Repurpose buildings, such as the Salvation Army, which is having a new facility built off of MLK in the near future. Look at properties that can provide day shelter usage some of it for sleeping, some of it for storage of their personal properties whiles some unsheltered go to services or seek employments.

Have some type of document in which their efforts are noted and if no progress or efforts, adopt a nominal fee that they would pay to be in these facilities with a maximum of $20 a day, for example.

PCD: Where can the county improve to provide more equitable opportunities and outreach to historically marginalized communities? 
TR: Have public meetings with residents of those neighborhood a couple of times a year and listen to what their concerns and/or issues are. Try to appoint citizens to some of the boards that are needing a variety of experience and knowledge with some emphasis on their communities, etc.

Reach out to the faith based community and have them help to get you to meet those who make an impact and especially follow up on every single concern that is bought forward. Not to pass off to a staffer and think about when the next meeting is coming up or you get a visit or phone call from that community member, etc.

I believe that our collective offices in local government addressing the cultural diversity and inclusion are great starts, but to also realize that diversity and equity works both ways. The educational piece sometimes seems to be received as delivered and that isn’t good for some experiencing the topics for the first time. 

PCD: Is the county doing enough to hold Chemours accountable for PFAS pollution in the Cape Fear? Explain.
TR: I always think that more can be done. They have worked to hold Chemours responsible and to get them to pay for the granular activated carbon filters that CFPUA has paid for would be a tremendous start to more accountability in this effort. It is a process that needs to be continually addressed and monitored as it has been going on for a very long time. That is on the state, local and federal level all of our representatives collectively.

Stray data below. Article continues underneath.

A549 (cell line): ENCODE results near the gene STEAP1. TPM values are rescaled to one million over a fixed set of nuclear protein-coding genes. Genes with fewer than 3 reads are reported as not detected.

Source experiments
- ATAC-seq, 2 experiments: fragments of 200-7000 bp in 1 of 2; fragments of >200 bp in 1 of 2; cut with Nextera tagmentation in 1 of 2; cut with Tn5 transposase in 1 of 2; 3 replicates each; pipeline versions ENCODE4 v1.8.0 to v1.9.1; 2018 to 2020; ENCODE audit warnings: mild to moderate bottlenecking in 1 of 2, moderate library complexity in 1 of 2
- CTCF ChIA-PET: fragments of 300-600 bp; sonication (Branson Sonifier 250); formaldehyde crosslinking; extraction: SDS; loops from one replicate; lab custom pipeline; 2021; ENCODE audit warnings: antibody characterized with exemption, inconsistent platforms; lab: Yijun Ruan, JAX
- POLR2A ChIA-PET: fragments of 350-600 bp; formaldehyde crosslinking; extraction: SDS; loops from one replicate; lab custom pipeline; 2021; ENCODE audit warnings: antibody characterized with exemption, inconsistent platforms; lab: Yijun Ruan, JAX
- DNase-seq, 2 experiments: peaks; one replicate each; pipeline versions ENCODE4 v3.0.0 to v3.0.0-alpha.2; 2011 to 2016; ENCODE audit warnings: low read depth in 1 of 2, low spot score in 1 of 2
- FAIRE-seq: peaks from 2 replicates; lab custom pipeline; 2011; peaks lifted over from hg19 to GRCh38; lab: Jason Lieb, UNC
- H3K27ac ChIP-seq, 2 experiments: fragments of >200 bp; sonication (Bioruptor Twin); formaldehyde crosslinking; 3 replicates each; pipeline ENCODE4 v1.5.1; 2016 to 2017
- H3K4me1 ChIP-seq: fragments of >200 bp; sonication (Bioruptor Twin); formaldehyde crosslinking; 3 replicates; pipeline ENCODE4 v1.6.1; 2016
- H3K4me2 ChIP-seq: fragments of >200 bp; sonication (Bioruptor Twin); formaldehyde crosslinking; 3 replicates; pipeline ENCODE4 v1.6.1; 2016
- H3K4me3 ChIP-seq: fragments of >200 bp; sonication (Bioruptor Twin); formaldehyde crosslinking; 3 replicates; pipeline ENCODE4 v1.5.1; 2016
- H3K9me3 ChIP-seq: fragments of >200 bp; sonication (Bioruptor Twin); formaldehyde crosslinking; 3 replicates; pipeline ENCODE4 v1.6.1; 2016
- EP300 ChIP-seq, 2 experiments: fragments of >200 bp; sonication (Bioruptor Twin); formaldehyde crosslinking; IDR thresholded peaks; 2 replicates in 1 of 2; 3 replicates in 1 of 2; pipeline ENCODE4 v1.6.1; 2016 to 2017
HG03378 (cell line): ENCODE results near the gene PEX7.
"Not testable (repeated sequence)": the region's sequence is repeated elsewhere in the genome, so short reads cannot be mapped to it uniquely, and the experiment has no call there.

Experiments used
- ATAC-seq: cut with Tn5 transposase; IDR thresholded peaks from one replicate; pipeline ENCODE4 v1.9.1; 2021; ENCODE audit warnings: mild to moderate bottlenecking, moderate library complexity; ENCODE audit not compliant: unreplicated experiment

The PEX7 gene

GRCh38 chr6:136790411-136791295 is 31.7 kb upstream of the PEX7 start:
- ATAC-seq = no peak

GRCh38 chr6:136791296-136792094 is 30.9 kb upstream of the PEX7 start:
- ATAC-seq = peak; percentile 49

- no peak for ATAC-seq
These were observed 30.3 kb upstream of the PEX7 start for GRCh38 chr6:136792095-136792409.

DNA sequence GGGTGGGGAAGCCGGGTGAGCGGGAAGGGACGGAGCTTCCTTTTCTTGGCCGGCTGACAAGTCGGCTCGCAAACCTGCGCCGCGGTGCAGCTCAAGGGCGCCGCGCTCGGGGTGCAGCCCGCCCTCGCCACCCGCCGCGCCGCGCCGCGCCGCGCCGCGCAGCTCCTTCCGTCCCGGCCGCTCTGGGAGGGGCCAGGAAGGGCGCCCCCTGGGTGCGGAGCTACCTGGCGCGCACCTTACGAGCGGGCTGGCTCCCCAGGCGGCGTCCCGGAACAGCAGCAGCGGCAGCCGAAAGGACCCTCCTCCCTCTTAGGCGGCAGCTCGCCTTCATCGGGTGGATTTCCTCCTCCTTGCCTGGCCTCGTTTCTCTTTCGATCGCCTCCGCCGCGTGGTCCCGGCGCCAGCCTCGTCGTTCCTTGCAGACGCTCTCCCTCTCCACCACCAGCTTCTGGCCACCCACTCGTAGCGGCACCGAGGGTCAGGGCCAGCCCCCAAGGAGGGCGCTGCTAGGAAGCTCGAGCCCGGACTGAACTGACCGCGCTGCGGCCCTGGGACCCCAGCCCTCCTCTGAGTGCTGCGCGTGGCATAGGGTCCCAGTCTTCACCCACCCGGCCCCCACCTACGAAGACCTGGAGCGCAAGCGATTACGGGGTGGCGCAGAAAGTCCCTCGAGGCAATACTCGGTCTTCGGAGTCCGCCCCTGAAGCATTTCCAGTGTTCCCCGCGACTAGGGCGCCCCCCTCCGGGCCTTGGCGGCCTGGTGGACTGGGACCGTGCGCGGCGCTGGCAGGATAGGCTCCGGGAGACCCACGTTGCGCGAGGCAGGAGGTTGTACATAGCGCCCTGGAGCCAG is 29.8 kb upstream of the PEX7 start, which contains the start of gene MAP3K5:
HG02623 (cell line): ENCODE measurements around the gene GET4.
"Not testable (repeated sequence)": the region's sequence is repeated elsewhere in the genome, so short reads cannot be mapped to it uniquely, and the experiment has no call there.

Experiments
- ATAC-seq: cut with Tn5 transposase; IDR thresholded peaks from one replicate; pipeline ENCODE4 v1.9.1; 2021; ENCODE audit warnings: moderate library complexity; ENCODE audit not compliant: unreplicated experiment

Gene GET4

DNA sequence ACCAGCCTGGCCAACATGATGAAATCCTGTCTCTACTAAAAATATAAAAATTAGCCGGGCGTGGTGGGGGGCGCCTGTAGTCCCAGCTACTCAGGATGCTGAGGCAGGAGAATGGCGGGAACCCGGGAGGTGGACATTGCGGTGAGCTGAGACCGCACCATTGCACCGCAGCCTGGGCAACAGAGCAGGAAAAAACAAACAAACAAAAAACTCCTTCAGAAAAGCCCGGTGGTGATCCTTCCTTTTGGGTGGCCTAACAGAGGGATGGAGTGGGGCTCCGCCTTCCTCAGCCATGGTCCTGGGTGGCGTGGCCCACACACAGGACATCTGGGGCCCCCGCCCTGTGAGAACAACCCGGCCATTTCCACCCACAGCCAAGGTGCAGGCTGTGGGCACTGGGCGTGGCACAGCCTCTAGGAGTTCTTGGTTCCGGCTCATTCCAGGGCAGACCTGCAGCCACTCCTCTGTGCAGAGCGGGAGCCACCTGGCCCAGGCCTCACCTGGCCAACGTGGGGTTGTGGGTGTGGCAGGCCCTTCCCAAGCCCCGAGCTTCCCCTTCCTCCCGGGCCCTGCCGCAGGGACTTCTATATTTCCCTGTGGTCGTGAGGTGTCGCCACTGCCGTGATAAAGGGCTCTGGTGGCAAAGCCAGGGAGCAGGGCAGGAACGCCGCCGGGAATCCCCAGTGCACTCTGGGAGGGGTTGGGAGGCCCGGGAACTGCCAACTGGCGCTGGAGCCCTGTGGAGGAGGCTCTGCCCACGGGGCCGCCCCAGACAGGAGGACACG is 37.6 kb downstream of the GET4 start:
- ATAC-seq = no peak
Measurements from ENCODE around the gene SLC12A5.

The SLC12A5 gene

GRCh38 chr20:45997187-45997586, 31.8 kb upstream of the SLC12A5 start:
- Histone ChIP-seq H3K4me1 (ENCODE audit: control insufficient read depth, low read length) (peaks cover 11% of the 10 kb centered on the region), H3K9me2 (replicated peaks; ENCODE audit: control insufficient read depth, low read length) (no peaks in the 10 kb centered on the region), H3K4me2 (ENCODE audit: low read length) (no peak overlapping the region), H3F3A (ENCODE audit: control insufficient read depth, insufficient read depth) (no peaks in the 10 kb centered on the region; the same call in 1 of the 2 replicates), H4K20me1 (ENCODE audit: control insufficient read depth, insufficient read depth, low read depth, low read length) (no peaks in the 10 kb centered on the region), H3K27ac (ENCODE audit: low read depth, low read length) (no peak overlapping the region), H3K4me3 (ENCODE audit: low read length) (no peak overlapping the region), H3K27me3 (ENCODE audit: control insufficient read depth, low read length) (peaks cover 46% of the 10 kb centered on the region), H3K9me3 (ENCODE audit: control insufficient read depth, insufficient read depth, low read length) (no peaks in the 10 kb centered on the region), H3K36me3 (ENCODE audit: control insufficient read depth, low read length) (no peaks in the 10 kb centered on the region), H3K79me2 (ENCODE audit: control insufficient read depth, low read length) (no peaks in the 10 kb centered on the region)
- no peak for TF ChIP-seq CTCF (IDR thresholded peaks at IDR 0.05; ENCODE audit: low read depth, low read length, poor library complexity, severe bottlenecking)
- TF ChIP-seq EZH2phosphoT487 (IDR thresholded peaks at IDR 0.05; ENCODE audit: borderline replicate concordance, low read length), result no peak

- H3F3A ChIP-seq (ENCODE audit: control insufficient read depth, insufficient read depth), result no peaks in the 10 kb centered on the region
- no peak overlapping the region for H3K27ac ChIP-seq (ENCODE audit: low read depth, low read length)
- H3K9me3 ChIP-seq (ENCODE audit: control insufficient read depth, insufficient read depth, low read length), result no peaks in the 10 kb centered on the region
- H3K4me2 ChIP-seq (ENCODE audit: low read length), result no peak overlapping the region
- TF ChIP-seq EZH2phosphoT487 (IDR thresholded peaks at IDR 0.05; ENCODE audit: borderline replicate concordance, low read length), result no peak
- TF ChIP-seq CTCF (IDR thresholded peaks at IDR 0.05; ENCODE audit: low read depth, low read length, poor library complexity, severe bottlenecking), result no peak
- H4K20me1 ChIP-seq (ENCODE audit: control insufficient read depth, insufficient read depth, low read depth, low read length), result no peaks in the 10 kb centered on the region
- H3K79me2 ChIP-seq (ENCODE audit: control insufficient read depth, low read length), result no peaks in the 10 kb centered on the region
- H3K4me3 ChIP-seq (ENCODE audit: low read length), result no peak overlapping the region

PCD: Citizens have expressed concerns regarding trust with the current board; what will you do to (re)gain it?
TR: I will always be open and honest in my dealings with the citizens as I was as a 32-year career law enforcement officer. I will strive to remember every day that I serve — that YOU are the ones who put your faith and trust in me, and I will live up to my oath and commitment to public service.

Work on seeing how we can provide the transparency level that citizens expect while staying within the law as it relates to certain topics that can be revealed at first. Strive to faithfully work with the other four commissioners and county staff to get the best end result for us all regardless of our registered parties or personal beliefs.

[Ed. Note: The opening paragraphs have been updated to reflect the party affiliation of Tom Toby as Republican, not Democrat; PCD regrets the typo.] 


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Shea Carver
Shea Carver is the editor in chief at Port City Daily. A UNCW alumna, Shea worked in the print media business in Wilmington for 22 years before joining the PCD team in October 2020. She specializes in arts coverage — music, film, literature, theatre — the dining scene, and can often be tapped on where to go, what to do and who to see in Wilmington. When she isn’t hanging with her pup, Shadow Wolf, tending the garden or spinning vinyl, she’s attending concerts and live theater.